Australia-Indonesia ties yet to thaw

Australian Prime Minister John Howard came to Indonesia to melt the ice.

But the reception he got here left little doubt that a thaw in ties is some way to go, with Australia still struggling to crack the Javanese mindset of its giant neighbour that has a long memory of the troubled relationship between both countries and Canberra’s oft-blunt messages.

Mr Howard had to swallow a few bitter messages himself.

In posters and shouted comments, student demonstrators in Jakarta described him as a “racist”, a “bootlicker” and a “capitalist”.

Indonesia’s top politicians refused to meet him officially and legislators called for his visit to be postponed.

President Megawati Sukarnoputri was all smiles before the camera when she spoke of the need to develop “realistic and rational” ties.

But her diplomatic showmanship did little to hide the fact that very few of her lieutenants were enthusiastic about the Australian leader’s visit.


IT IS instructive to note that only two of her Cabinet ministers made themselves available to attend his business-luncheon talk last Thursday.

Mr Howard might have been praying for more political goodwill on his second fence-mending visit to Jakarta in just three months.

On paper, some of his initiatives looked good.

For a start, he pledged a A$1-million (S$947,000) donation for victims of the recent floods. He also signed a joint anti-terrorism agreement, which he described as “an important expression of cooperation about an issue which is important to the whole world and especially to our region”.

But there was little fanfare in Jakarta over this announcement.

Privately, some officials said it was yet another public-relations stunt by the Australian Prime Minister and a nice piece of paper aimed at addressing American and Asean concerns that Jakarta was doing little to investigate allegations that terrorist cells were operating here.

“The Australians are good at coming up with all kinds of ideas and equally good at burying them by not being sensitive to our concerns,” an Indonesian Cabinet minister lamented.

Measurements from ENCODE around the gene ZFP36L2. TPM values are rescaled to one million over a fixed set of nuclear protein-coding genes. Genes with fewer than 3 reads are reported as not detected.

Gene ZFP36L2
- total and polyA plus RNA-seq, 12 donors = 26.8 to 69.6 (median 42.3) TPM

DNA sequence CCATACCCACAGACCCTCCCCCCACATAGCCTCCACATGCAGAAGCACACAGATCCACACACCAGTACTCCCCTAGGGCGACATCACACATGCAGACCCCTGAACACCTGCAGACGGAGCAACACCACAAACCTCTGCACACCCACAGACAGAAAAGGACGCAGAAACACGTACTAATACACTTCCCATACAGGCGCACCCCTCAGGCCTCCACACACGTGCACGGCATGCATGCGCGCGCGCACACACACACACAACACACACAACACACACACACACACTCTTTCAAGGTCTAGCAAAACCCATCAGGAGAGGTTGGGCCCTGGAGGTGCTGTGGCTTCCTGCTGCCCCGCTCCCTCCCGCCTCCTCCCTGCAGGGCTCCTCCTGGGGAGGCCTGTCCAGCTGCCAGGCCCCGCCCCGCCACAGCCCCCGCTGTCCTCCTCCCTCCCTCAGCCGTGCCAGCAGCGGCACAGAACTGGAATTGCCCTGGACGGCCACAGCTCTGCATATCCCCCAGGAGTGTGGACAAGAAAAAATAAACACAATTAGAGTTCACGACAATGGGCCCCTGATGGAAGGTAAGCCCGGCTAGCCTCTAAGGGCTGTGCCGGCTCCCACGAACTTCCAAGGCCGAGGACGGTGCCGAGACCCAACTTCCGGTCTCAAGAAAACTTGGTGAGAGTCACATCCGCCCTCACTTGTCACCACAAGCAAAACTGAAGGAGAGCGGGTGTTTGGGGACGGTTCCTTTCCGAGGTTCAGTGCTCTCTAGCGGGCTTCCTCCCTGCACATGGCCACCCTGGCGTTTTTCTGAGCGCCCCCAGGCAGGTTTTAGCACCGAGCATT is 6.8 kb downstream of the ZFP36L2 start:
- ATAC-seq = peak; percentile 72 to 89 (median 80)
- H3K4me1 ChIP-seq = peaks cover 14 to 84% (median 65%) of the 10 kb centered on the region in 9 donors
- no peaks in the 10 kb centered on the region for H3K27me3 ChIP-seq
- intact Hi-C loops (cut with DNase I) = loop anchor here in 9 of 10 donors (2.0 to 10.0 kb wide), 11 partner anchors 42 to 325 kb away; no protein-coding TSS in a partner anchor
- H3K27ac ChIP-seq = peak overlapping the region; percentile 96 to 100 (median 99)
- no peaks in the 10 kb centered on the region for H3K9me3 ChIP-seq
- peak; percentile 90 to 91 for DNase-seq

“There is no quick fix to this relationship because there is little trust between both sides. It blows hot and cold over any and every issue because the Australians have great difficulty understanding us.”

But is Indonesia making an effort to understand Australia?

To be sure, Jakarta appears to be keeping a distance at a time when Australia is trying its best to warm up to the Indonesian elite after its strategic reassessment of its role in Asia.

Why when just months ago things looked rosy?

Indeed, Mr Howard became the first foreign leader to meet Ms Megawati after her rise to power. Last November, the relationship appeared to be on an even keel.

Two weeks after the visit, he threw a spanner in the works by suggesting on a radio talk show that the Norwegian ship carrying 438 Afghan refugees return to Indonesian waters. What was domestic politics to most Australians was public diplomacy for Indonesia.

Mr Howard never bothered to consult the Indonesian government. For Jakarta, this was a fatal diplomatic blunder. And as a negotiating tactic with a conservative Javanese administration, it was doomed to failure.

It was hardly surprising then that Ms Megawati refused to return Mr Howard’s somewhat belated phone call on the refugee issue.

It was much the same following her muted criticism of the tactics being used by the United States-led international coalition against terrorism.

Her comments had only just been reported when the Australian leader went on air again to advise Indonesia not to weaken “its support of the American position”.

He went on to offer advice that he did not believe “the future of Indonesia lies in returning to more authoritarian ways”.

This could explain why Ms Megawati declined Australia’s request for a bilateral meeting between the two leaders at the Apec meeting in Shanghai.

Underlying all this, of course, is the legacy of East Timor.

The generals and politicians in Indonesia are still licking their wounds. They have not forgotten how quickly Canberra jumped on the bandwagon to lead a UN peacekeeping force there when it secured independence from Jakarta in 1999.


EAST Timor, more than anything else, continues to fester in the Indonesian conscience and underscores the bad chemistry between the two countries. An army general said: “We saw it as a betrayal, a slap in the face.” Given the bitter experience of East Timor, some Indonesians would like to think that there is an Australian hand in every separatist region in the country.

For example, there are allegations, strongly denied by Canberra, that Australia backs independence supporters in the Papua province. It could be more a case of some Indonesian politicians trying to score political points at home. Mr Howard’s visit to Indonesia comes at a time when the economic relationship is healthy and trade is picking up sharply. The baggage of history is making it difficult for both sides to find a meeting point.

For the relationship to improve, Mr Howard will need to take domestic politics out of foreign policy or move from public to private diplomacy in dealing with Indonesian leaders.

He appears to be doing that but Jakarta needs to listen. Otherwise, the ice will not melt.

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